Distance learning, like teleworking, has catapulted millions of people to use applications and platforms to study and work. Services such as Zoom and Google Meet, just to name a few, have seen their user base grow exponentially as they are still used to keep in touch with professors and colleagues.
Android is greedier than iOS…
An interesting study carried out by Me2B Alliance, a non-profit organization that focuses its attention on the relationship between man and technology, examined 73 applications used by 38 schools in order to evaluate the amount of information shared with services of third parties. With a user base of around half a million students, Me2B Alliance studied how much information Android and iOS applications share with third-party services.
The data collected indicates that 6 out of 10 applications share information with external services, with Android in a much more awkward position than iOS. “ The analysis found that most (60%) of the school apps were sending student data to a variety of third-party services. These included advertising platforms like Google, to which about half (49%) of apps sent student data, as well as Facebook (14%) – the study reads. 91% of Android apps send data to high-risk third-party services compared to just 26% of iOS apps, and 20% of Android apps send data to high-risk third parties, compared to 2.6% of apps iOS. “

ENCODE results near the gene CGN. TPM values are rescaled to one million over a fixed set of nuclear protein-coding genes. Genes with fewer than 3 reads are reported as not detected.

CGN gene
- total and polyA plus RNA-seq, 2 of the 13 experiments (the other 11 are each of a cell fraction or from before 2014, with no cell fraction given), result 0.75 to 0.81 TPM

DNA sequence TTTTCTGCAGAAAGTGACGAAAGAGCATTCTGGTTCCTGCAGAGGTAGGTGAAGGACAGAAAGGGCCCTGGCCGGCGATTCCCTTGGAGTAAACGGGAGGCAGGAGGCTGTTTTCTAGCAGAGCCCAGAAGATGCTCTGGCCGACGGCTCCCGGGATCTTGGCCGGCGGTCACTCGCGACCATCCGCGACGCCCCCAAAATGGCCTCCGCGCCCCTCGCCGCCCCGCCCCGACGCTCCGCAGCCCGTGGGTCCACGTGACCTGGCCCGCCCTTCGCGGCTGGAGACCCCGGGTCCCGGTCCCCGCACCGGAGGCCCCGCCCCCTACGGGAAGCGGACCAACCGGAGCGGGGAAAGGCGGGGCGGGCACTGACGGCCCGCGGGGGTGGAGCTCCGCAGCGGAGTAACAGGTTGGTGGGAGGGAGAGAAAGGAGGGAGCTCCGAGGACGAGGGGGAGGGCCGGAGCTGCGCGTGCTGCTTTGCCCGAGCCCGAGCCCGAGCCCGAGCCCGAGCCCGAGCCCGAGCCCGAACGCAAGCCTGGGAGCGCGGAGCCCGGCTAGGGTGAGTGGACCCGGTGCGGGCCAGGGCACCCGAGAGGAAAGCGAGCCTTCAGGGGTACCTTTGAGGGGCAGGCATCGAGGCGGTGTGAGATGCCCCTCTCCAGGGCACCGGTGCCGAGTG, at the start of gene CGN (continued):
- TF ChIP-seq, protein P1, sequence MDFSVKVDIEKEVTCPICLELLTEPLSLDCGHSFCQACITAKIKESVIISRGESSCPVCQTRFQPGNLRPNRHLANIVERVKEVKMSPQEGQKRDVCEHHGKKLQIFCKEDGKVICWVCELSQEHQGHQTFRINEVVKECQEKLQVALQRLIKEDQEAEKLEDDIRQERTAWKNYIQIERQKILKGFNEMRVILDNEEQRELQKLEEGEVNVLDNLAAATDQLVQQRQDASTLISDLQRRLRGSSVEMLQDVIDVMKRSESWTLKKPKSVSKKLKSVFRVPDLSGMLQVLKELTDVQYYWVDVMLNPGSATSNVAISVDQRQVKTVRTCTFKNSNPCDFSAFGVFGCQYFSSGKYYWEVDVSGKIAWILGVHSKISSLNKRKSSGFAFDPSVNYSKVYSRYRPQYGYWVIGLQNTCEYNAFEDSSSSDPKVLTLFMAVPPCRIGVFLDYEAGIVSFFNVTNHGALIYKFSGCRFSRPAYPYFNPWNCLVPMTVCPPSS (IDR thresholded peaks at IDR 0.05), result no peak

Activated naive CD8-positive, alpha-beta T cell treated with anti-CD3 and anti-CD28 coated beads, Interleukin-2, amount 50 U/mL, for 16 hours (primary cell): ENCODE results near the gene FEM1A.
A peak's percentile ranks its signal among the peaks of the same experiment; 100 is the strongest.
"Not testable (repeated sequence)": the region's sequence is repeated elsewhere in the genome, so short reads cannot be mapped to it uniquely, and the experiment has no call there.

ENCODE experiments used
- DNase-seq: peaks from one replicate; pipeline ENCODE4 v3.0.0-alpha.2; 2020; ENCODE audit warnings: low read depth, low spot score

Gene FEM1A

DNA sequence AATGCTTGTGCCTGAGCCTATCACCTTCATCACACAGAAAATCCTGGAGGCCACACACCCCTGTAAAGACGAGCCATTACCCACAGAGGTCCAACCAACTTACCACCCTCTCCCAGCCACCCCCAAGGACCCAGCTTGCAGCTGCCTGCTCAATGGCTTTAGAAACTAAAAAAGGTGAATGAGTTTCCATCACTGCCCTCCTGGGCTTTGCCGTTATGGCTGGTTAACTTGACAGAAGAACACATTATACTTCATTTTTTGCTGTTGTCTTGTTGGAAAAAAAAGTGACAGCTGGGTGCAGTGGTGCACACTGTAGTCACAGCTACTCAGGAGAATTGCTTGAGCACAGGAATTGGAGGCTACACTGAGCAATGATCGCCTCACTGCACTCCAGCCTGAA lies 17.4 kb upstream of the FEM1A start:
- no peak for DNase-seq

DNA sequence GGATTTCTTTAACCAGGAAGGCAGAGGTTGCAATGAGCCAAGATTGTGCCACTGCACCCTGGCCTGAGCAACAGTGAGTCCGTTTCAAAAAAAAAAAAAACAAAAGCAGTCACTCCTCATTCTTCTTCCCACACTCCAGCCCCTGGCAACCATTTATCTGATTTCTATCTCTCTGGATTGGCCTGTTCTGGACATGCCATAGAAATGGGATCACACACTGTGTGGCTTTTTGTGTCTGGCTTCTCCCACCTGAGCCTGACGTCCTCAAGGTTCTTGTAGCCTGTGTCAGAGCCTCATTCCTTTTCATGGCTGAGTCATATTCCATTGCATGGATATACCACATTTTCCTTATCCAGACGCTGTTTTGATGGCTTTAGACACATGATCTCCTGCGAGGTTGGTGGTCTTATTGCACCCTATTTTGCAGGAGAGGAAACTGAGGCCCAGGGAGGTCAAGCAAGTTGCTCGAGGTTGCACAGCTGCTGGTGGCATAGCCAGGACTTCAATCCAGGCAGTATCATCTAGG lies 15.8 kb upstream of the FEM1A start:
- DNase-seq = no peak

… But both could do more
The non-profit organization, while applauding Apple’s initiative with the ATT (App Tracking Transparency) function launched with iOS 14.5, does not fail to underline how the App Store and Play Store do not provide clear and unambiguous information with which third parties share the collected data. The report once again points out how far there is still to go before users are clearly informed about what and how much personal information is being shared with external services.